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Birth Control Pill May Cause Prostate Cancer and Bladder Disease in Mothers’ Children

LifeSiteNews.com

COLUMBIA, MO, May 4, 2005 (LifeSiteNews.com) – Scientists have determined that boys exposed to estrogen hormones in the abortifacient birth control pill while in utero are at a greater risk of developing prostate cancer and other urinary tract problems later in life.

Estrogen-like hormones deform the prostates in developing embryos, which can be a precursor to developing prostate cancer or bladder problems, according to research conducted by Frederick vom Saal of the University of Missouri in Columbia, Missouri. “These chemicals [mimic] extremely potent synthetic sex hormones, strong enough to completely control an adult women’s reproductive system,” vom Saal told New Scientist.com. “The developing fetus is extremely sensitive to chemical disturbance…so exposing a male baby to them is a very bad idea.”

Vom Saal and his team exposed mice to ethinylestradiol, the hormone found in the birth-control pill. He found that the prostate glands had an increase in the number and size of prostate ducts and a narrowing of the bladder neck. They compared the effect of the hormone to diethylstilbestrol (DES) – a known (banned) cancer-causing agent.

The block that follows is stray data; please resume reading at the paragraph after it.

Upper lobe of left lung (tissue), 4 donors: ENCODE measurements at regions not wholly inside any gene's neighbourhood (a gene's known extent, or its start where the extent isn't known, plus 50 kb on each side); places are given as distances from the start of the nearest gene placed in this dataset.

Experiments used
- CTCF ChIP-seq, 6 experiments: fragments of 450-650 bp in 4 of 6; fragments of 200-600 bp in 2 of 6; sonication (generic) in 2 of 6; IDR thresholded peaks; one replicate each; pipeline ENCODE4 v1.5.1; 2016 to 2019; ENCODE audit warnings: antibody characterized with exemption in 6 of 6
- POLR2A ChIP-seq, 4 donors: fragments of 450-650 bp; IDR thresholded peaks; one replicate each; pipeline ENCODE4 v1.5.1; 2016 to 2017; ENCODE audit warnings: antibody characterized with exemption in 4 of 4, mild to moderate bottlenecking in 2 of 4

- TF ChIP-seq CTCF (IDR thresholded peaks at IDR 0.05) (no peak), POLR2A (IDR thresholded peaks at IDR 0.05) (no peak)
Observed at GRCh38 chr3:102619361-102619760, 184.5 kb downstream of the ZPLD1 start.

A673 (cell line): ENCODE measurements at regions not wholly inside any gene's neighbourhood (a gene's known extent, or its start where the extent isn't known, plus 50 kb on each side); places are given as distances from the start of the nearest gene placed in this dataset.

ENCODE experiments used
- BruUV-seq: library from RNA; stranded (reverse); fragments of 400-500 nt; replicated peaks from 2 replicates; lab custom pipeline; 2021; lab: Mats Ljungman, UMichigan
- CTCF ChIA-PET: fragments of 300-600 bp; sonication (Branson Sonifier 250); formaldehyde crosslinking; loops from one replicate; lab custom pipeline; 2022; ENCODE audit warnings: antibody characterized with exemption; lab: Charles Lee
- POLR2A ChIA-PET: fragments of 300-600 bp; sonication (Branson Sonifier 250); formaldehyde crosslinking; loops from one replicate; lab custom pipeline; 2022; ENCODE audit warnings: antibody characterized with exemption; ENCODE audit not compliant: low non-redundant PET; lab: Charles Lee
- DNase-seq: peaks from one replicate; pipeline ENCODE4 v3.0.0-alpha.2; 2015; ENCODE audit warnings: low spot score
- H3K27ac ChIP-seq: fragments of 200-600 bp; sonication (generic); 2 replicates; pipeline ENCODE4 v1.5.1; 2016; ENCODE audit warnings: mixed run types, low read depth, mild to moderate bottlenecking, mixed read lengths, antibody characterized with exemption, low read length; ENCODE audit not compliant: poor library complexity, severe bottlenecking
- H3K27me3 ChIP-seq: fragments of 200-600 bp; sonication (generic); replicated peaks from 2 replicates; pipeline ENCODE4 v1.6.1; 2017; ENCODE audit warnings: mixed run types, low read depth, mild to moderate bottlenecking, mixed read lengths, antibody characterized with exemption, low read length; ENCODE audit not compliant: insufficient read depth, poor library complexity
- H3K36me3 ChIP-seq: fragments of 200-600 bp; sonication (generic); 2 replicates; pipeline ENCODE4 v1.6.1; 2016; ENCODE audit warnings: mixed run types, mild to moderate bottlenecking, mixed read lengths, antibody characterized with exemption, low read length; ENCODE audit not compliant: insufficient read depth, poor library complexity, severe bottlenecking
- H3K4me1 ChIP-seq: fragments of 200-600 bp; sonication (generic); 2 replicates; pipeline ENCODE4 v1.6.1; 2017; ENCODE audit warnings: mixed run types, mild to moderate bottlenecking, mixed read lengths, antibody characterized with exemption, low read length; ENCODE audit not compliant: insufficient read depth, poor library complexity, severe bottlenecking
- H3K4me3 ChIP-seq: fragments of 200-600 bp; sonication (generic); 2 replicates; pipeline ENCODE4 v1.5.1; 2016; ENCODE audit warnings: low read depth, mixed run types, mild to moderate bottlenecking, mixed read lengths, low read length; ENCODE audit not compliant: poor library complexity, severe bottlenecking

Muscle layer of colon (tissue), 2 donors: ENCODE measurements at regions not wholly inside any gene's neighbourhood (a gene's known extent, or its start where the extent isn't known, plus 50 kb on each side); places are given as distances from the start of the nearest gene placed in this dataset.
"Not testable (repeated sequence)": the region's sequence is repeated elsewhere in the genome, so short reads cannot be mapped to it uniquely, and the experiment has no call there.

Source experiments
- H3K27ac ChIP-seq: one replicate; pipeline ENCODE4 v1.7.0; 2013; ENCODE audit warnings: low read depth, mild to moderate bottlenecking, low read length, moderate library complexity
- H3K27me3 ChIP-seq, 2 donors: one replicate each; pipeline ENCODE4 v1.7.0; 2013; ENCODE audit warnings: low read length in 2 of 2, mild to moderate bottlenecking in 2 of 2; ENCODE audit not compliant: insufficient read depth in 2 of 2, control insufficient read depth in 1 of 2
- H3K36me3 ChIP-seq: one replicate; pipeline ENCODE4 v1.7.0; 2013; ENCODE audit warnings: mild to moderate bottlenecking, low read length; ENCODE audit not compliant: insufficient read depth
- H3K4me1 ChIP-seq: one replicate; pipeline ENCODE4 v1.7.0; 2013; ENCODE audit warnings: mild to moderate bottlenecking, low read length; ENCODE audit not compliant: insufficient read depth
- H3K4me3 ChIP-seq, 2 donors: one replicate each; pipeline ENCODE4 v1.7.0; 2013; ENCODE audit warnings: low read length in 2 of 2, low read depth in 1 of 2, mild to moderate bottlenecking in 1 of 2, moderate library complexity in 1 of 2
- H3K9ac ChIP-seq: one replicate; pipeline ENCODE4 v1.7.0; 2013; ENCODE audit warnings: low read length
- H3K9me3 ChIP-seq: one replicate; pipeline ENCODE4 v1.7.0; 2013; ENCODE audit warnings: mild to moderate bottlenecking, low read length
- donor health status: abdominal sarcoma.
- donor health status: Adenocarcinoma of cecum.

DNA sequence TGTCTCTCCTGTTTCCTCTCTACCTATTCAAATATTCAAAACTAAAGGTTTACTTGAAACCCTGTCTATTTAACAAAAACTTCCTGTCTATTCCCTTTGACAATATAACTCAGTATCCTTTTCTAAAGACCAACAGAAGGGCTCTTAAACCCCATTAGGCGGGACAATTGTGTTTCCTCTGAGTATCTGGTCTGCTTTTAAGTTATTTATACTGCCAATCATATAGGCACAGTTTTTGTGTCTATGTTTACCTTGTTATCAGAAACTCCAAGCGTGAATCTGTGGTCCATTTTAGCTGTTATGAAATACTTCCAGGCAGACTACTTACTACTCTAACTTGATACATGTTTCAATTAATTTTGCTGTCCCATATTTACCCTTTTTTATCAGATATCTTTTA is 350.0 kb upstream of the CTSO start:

As many as two million women become pregnant each year while taking the abortifacient birth-control pill, many of whom continue to take the drug for several months before realizing they are pregnant.

Contamination of urban water supplies with hormones from human waste – from the urine of women taking the pill – is another significant estrogen source. Scientists who mimicked the water quality in urban centres in rural lakes have found profound reproductive effects in aquatic life, such as male animals developing eggs in their testes, and sterilization.

In related research, it was found that fetal exposure to a synthetic estrogen analog – bisphenol A, an environmental pollutant found in polycarbonate plastics and food can liners, had similar deforming effects on the prostate.

See New Scientist coverage.

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